"GARTLY, a parish, partly in the county of Banff, and partly in the district of Strathbogie, county of Aberdeen, 4 miles (S.) from Huntly; containing 1037 inhabitants. This parish is divided nearly in the centre, by the river Bogie, into two portions, one of which, called the Barony, is within the county of Banff. . . The other portion of the parish, called the Braes, is in the county, and within the control of the sheriff, of Aberdeen. . . Its surface is diversified with hills and valleys, and with numerous glens of highly picturesque appearance: from the hills many rivulets descend into the Bogie, which rises in Auchindoir, and after winding for fourteen miles through this parish and that of Rhynie, joins the Doveron near Huntly. The eastern and western parts of the parish are especially hilly, and have extensive moors abounding in grouse and other game. . . The soil, especially in the valleys and lower grounds, is extremely fertile, producing abundant crops; and the system of agriculture is advanced: the five-shift course of husbandry generally prevails, being found best adapted to the soil and climate. . . The farm-buildings are substantial and commodious; and there are tolerable facilities of intercourse with the neighbouring market-towns by the turnpike-road which passes through the parish for nearly four miles. The annual value of real property in Gartly is £4437. Ecclesiastically the parish is within the bounds of the presbytery of Strathbogie, synod of Moray. . . Gartly church was erected in 1621; but with the exception of the steeple, little of the original edifice is remaining: it has undergone many alterations within the last twenty or thirty years, and now affords accommodation to nearly 600 persons. The members of the Free Church have a place of worship. . . More"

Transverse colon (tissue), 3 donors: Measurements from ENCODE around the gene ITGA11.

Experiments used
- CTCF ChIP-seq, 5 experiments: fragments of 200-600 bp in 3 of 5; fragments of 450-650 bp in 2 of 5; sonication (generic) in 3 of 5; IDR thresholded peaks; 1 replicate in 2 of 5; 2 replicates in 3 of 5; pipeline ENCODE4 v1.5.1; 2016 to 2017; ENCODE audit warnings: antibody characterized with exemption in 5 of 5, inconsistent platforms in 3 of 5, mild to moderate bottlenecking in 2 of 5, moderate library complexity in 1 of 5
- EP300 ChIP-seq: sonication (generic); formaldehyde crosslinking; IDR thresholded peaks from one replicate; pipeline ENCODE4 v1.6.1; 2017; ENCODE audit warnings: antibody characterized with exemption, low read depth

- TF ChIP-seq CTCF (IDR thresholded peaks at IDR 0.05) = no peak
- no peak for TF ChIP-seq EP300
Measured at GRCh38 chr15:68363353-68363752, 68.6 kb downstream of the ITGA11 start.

[From Samuel Lewis A Topographical Dictionary of Scotland (1851) - copyright Mel Lockie 2016]